I left my dayjob today. I’m not going back. For the next year, I’m writing full time and finding out how close I can get to making it a permanent change…
And so it all begins. This afternoon I left one job, and on Monday I start another. On the plus side my commute is a lot shorter than it was. On the (considerable) downside, nobody is promising to pay me anything.
I’ve been quite lucky with the job I’m leaving. I’m not in love with it, but nor do I particularly dislike it. That puts it ahead of 90% of all dayjobbery options, and I’m very fortunate to have had the chance to come to India to do it. There are some (now former) colleagues that I’ve enjoyed working with enormously, hope to stay in touch with, and will miss seeing most days.
But on to the next thing. I’m probably over-excited. I changed my job on Facebook to writer, then grinned for half an hour.
It’s not all fun & games though. I’ve got a year to make this work. Better get started.
It’s actually been a very productive week so far. The photo above is of the short story I want to write for an upcoming anthology. This was me trying to work out whether what was in my head would work on paper. Believe it or not, that diagram suggests it might. I added words, and sent the pitch away. I’ll know whether the editor wants me to proceed in the not too distant future.
I’ve also done some major planning for the self-publishing part of the freelance plan. I very much hope to release my next novel no later than February next year, and I have very high hopes for it. From a creative standpoint, it’s a leap ahead of what I’ve written before (at least I think so). Whatever bar I set for myself while writing previous books… well, I raised it for myself. That doesn’t mean the wider reading public will like the book of course, but it’s already a story I’m proud of (and fascinated by), and it isn’t done yet. This week, I set some wheels in motion by seeing if the team I had working on the design, editing, and cover composition for Craven Place will be able to schedule work on the book. It’s short notice, as these things go, so I have my fingers crossed.
Next summer will also see the release of a short trilogy of novellas, which I want to have a slightly separate visual identity from the novels. A few months ago I sent a query off to one of my favourite artists, fully expecting him to have no time at all to work on them. This week, he was able to confirm that I’m quite wrong, and he should be able to fit in three original pieces of cover art. I’m absolutely ecstatic. Originally I planned to release the novellas this winter and the novel during the summer, and reversed that in the hope that slots would appear in this gentleman’s schedule. That gives you a good idea of just how much I adore his art. The contract isn’t signed yet, so no naming of names (and I’ll probably wait until nearer the time before I say anything), but I’m thrilled he’s going to be working on these books.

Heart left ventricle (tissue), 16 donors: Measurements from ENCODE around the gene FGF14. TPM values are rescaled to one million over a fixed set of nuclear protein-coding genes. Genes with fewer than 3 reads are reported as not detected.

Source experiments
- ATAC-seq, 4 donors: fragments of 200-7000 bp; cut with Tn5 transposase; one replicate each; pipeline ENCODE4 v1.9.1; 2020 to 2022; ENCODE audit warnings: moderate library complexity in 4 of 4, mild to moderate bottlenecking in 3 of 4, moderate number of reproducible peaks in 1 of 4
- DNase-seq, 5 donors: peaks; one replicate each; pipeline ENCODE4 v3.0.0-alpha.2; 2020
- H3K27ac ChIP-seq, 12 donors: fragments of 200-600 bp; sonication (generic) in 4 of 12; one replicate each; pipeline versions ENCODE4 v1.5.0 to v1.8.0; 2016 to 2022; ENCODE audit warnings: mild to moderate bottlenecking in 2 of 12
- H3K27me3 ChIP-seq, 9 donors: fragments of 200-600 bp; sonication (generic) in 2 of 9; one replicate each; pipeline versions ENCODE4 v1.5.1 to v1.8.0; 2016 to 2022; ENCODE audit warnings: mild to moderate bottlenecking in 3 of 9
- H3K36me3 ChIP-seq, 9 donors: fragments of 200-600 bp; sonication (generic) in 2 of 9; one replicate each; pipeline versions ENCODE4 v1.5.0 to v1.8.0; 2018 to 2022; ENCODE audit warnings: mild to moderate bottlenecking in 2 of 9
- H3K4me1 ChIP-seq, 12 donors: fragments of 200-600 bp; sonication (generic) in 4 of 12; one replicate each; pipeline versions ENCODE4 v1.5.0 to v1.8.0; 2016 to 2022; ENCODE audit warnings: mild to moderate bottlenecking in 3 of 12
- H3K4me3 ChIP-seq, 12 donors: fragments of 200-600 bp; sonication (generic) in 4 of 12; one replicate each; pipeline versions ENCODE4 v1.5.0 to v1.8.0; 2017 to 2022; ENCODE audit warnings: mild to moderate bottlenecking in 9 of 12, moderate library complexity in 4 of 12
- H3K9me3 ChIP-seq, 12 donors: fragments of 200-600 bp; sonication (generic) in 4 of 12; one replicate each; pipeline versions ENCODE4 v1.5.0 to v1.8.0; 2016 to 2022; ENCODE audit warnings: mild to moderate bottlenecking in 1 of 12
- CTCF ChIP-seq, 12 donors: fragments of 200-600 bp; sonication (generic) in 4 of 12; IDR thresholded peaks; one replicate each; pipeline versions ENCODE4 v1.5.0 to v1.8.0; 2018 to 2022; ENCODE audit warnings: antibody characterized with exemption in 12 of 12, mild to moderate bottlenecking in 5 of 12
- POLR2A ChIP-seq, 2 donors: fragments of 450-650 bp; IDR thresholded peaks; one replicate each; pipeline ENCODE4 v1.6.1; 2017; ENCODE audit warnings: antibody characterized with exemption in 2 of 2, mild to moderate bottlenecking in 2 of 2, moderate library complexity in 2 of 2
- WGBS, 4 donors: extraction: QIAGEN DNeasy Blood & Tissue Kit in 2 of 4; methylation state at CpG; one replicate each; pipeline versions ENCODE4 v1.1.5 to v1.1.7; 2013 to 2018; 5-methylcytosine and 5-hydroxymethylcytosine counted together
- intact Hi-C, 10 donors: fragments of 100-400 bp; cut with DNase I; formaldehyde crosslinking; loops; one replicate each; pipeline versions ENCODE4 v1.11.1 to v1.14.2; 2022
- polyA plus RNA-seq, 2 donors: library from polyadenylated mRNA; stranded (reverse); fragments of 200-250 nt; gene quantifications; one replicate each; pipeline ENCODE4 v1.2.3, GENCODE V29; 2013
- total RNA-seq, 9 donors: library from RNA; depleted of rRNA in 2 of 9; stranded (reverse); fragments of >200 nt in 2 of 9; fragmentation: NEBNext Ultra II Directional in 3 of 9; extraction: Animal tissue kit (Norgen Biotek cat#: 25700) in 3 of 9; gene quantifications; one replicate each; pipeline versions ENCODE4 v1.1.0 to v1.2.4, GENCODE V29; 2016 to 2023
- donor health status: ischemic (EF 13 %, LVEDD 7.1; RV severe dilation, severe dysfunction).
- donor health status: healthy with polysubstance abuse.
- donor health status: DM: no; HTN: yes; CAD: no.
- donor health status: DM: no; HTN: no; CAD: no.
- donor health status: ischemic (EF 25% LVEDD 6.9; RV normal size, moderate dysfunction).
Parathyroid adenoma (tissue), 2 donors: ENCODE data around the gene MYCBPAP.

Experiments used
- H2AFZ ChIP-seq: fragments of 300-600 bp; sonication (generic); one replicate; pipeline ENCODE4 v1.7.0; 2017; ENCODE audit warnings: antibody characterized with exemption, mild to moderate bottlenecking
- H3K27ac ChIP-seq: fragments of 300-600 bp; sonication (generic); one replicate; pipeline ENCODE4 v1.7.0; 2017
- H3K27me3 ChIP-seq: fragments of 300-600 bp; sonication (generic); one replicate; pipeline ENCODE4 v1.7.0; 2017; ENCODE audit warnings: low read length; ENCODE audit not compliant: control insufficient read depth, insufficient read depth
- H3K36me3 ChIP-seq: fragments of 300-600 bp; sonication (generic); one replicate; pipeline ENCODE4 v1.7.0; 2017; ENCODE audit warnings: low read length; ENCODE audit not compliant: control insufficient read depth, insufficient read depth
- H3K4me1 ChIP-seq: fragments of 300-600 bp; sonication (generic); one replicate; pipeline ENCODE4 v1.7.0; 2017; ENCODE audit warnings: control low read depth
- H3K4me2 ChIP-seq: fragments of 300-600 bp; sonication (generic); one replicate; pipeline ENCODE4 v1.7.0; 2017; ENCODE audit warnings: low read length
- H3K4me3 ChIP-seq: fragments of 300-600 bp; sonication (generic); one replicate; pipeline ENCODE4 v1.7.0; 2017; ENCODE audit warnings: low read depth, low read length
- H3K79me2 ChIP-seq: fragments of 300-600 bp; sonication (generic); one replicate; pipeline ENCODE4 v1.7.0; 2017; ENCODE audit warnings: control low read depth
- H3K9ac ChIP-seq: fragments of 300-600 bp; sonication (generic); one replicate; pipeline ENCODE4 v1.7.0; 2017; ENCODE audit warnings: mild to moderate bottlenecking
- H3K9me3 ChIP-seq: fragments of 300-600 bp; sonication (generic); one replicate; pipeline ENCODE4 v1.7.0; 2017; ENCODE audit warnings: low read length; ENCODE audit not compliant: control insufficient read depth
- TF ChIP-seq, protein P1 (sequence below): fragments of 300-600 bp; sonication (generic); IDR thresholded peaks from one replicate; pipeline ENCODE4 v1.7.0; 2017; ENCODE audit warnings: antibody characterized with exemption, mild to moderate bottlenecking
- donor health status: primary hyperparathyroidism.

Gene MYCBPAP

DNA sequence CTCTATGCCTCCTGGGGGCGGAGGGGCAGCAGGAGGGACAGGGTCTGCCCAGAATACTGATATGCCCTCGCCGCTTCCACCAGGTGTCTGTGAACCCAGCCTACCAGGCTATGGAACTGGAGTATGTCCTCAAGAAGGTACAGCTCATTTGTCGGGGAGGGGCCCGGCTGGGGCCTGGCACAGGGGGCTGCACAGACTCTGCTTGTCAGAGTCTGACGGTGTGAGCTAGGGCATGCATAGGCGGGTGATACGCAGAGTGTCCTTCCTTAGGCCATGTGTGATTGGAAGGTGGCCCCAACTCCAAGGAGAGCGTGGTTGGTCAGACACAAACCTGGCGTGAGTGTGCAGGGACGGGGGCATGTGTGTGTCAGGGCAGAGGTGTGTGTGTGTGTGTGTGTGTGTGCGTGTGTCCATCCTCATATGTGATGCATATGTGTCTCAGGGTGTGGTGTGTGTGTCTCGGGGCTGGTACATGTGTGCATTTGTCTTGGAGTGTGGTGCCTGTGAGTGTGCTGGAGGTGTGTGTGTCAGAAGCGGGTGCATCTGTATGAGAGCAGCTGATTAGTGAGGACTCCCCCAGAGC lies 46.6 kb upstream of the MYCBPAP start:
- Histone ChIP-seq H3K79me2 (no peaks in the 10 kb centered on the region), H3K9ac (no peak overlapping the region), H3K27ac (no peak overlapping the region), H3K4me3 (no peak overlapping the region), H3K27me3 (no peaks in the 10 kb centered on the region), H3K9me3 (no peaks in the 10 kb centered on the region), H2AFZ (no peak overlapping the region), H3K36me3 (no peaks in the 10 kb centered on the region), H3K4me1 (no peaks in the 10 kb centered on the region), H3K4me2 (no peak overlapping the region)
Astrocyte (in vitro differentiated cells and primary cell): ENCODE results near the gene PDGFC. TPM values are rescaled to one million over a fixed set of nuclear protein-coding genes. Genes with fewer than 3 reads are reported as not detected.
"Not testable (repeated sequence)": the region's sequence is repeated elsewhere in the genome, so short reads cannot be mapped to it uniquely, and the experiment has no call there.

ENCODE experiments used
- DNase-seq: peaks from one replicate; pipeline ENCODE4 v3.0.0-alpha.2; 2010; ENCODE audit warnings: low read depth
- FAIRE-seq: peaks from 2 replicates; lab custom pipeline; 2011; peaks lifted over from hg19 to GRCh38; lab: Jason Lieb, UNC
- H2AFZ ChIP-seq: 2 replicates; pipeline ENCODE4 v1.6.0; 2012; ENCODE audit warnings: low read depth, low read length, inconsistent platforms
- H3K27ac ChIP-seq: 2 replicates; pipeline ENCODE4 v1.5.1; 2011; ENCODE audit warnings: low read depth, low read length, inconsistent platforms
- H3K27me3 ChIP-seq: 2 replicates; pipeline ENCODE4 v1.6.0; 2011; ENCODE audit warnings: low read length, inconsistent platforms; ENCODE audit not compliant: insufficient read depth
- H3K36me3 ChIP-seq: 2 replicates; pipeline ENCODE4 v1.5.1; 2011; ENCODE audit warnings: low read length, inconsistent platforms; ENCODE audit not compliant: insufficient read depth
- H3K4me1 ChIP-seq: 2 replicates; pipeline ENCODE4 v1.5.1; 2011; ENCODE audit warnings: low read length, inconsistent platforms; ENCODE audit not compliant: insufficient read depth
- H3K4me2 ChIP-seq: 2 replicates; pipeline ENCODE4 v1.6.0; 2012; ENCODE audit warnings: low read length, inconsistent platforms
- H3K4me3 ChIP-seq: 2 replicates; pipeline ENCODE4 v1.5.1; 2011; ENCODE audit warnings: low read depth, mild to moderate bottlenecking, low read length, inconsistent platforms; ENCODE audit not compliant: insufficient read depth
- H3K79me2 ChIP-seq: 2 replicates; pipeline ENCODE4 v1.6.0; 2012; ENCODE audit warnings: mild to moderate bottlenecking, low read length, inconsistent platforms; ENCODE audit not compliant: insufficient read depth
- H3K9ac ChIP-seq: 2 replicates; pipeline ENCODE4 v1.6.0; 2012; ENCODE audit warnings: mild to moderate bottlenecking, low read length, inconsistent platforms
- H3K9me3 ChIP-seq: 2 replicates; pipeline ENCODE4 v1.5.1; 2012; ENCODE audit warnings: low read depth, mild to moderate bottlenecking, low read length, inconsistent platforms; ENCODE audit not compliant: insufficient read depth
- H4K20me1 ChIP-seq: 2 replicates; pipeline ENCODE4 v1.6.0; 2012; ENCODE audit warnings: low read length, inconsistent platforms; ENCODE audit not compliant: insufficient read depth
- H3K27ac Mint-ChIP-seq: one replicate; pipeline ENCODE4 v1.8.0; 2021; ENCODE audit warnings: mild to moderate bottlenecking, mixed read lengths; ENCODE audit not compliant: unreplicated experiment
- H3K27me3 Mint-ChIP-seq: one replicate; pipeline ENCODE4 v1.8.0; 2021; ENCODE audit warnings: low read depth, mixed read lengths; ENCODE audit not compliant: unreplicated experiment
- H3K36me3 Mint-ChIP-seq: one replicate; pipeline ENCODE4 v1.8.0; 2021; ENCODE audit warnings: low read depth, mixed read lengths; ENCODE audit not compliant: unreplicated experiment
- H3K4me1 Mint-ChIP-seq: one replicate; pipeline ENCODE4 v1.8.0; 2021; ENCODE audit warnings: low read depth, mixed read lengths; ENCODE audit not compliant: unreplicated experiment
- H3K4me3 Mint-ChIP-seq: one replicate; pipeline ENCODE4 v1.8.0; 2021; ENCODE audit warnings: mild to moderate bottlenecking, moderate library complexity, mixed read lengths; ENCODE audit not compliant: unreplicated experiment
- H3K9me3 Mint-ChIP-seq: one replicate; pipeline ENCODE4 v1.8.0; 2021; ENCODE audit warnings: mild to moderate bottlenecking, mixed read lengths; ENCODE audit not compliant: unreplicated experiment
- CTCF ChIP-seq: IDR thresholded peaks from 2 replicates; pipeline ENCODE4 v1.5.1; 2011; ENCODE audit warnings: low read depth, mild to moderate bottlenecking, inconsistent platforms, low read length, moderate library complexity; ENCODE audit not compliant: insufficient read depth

Now I just need to sit down and write all this stuff. Roll on Monday.
This will get it’s own post over the weekend, but the timing is too good not to mention it today as well. On the day I leave a dayjob to tell stories full time for a while, I’m also appear in a new anthology called Storyteller – A Found Book. There are lots of reasons to buy this book, only one of which is that it includes my new story ‘The Devil’s Children’.
The book is in honour of Matt Kimpton, a writer who died last year in September. All money from the book will go to Cystic Fibrosis charities, because that’s what killed him. I didn’t know Matt personally, although I knew his fiction. When I reviewed this book last year, I didn’t realise he had died while I was reading his contribution. The book was one of my top five of the year, and of Matt’s tale I said:
“I can’t go through this book story by story, so some highlights to be going on with. The opening tale, Matt Kimpton’s ‘The Storyteller’, caught me completely off guard with its presentation of a Scandinavian myth told in the oral tradition. The tale is of a young bard determined to live a legend in line with those he regales others with, and his hunt to do so changes his own story in strange and temporal ways. It’s densely, lovingly written, and while utterly unexpected also introduces the scope of the book in a brilliant and curiously unsettling way.”
That Stuart Douglas, the head and heart of Obverse Books, wanted to do something to honour him tells me a lot about the sort of person Matt was, and I’m glad I was asked to play. I’ll let Stuart tell you why the book is ‘Found’ in his own words, which will reassure you all that Facebook isn’t a complete waste of time for writers.
As many of you will know, you can get the four books I’ll be releasing for free just by signing up to receive my very occasional newsletter. I don’t ask anything in return for those – they’re a thank you for your support. However, please consider paying the £1.99 to get an ebook copy of Storyteller direct from the publisher. Do it to help me celebrate my own little step towards telling more stories, and do some good at the same time.
The stories themselves are quirky, entertaining, and very, very Obverse. You’ll enjoy it enormously.
I don’t quite know what this series of blogs about the Freelance Leap will become now that I’ve… well… leapt. If nothing else we’ll track progress, but let me know if there’s anything you particularly want to see as I stop speculating and start doing.